The U.S. Mint sold out of a limited edition run of 50,000 gold baseball coins only four days after the issue was released. The special gold coin is part of the 2014 Baseball Hall of Fame Commemorative Coin program.
Although the coins were marked with the denomination of $5, they were actually listed at $424.75 each. Coins are regularly valued on the market at a different scale than their denomination for their precious metal content, scarcity and value to collectors.
U.S. Mint spokesman Michael White reported that all 50,000 coins had been sold by Monday afternoon. He also reported that demand has been high for the program’s $1 silver coin and half-dollar clad coin.
"I would really say the sales have been unprecedented for a three-coin program," White said.
“The National Baseball Hall of Fame Commemorative Coin Act of 2012 authorized the mint to issue 50,000 of the gold coins, 400,000 silver coins and 750,000 half-dollar coins as part of the program. A surcharge on each coin benefits the National Baseball Hall of Fame and Museumin Cooperstown, which turns 75 this year,” wrote Mark Weiner in the Post-Standard in Syracuse, NY.
The baseball commemorative coins each have a curved and slightly domed head, suggestion the curve of a baseball. These coins are the first curved coins issued in the Mint’s history.
The Mint has not run out of a commemorative coin pressing since 2005, when all 500,000 of its U.S. Marine Corps silver dollar coins were sold, according to White. The mint issued an additional 100,000 silver coins to meet the demand.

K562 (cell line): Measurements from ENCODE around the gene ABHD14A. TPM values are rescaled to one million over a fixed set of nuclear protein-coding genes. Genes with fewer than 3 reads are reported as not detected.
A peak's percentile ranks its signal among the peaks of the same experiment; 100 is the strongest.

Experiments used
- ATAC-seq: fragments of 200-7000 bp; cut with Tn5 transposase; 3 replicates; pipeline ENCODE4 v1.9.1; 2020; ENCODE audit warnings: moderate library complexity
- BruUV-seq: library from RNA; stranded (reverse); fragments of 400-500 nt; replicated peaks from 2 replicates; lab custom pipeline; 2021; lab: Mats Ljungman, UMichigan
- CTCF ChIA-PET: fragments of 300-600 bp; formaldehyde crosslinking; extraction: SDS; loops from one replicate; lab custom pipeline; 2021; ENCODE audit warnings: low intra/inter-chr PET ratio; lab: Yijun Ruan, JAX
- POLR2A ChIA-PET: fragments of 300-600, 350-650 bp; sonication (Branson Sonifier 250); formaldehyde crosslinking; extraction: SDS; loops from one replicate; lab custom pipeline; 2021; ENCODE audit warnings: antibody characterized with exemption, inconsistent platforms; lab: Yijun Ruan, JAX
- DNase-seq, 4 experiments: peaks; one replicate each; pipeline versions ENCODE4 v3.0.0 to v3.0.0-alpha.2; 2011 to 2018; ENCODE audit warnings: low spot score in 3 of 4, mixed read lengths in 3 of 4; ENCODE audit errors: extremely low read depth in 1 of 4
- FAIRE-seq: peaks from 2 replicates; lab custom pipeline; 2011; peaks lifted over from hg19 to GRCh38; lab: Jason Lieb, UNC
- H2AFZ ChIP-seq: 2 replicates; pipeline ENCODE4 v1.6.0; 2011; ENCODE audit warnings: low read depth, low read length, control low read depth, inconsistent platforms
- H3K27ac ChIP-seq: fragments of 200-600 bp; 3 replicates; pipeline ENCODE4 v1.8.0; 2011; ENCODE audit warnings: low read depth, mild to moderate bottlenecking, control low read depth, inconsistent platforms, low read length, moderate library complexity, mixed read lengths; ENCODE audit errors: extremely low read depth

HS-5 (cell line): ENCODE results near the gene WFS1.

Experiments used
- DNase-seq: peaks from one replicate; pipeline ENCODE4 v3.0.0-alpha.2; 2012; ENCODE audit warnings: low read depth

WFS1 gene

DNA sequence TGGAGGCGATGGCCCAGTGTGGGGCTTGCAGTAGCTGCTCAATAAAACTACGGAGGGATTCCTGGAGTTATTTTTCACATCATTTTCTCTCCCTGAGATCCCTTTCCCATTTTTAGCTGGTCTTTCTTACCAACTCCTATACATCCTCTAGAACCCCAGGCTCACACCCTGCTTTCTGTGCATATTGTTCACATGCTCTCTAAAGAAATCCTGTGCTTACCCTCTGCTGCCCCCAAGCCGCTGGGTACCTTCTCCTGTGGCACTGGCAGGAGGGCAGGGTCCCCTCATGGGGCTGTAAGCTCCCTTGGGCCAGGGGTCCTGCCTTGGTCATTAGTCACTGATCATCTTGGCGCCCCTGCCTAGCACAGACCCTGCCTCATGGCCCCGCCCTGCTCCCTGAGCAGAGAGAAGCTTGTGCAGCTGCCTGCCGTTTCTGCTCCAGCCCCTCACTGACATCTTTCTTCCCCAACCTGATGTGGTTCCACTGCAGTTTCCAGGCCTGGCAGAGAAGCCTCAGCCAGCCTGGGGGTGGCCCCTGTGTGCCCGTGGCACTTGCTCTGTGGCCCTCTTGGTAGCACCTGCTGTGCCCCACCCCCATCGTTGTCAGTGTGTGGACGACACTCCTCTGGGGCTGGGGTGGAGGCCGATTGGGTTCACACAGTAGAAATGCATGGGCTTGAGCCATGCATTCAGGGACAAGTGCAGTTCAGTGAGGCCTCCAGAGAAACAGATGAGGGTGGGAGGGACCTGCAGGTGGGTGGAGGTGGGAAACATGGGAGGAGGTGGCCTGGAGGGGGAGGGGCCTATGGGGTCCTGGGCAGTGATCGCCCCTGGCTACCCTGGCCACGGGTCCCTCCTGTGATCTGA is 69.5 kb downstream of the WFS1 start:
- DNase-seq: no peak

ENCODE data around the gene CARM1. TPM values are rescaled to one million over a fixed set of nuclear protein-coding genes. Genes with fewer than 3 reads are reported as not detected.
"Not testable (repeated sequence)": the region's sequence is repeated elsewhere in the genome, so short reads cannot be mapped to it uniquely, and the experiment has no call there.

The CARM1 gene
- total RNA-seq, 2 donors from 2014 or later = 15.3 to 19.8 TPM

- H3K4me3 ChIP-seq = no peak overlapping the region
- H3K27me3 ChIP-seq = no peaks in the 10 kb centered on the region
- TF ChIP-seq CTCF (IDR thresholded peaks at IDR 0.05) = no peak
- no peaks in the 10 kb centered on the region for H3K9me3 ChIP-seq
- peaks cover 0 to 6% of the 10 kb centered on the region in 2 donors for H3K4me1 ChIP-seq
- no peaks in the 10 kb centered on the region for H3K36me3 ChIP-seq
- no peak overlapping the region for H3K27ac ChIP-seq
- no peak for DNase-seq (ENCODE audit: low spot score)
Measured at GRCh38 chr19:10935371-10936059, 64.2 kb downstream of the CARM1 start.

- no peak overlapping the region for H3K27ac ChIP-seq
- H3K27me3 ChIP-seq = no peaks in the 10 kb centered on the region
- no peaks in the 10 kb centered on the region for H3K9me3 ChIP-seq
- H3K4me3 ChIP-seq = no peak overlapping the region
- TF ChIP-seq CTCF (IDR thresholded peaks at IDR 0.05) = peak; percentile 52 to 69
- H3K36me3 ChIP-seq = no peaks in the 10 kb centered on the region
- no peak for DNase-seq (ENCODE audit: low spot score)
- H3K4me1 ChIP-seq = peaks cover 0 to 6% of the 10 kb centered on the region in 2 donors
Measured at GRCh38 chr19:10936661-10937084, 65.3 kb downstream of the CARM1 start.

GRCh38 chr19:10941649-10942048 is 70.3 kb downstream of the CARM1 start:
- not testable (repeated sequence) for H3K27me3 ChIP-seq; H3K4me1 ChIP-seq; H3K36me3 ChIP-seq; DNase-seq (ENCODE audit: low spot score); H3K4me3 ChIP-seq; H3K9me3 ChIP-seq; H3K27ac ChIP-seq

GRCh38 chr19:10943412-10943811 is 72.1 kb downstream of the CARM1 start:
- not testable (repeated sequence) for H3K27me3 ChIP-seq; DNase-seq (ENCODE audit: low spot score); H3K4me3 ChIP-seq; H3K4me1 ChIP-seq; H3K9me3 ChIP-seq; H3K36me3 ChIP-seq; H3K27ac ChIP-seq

U.S. Rep. Richard Hanna, R-Barneveld, whose district includes Cooperstown, and U.S. Sen. Kirsten Gillibrand, D-N.Y., sponsored the National Baseball Hall of Fame Commemorative Coin Act to authorize their production.
"We knew from the start this coin would make history as the first domed coin to be produced by the mint," said Hanna. "At no cost to the Treasury or taxpayer, these sales will greatly benefit the Baseball Hall of Fame in Cooperstown and ensure that the history of our national pastime will be chronicled and celebrated for generations to come."
The Mint limited orders to 50 coins per order for the gold coin, 100 coins per order each for the silver coin and the half-dollar coin.
You can see lots of additional images of the Hall of Fame commemorative coin on the link to Syracuse’s Post-Standard.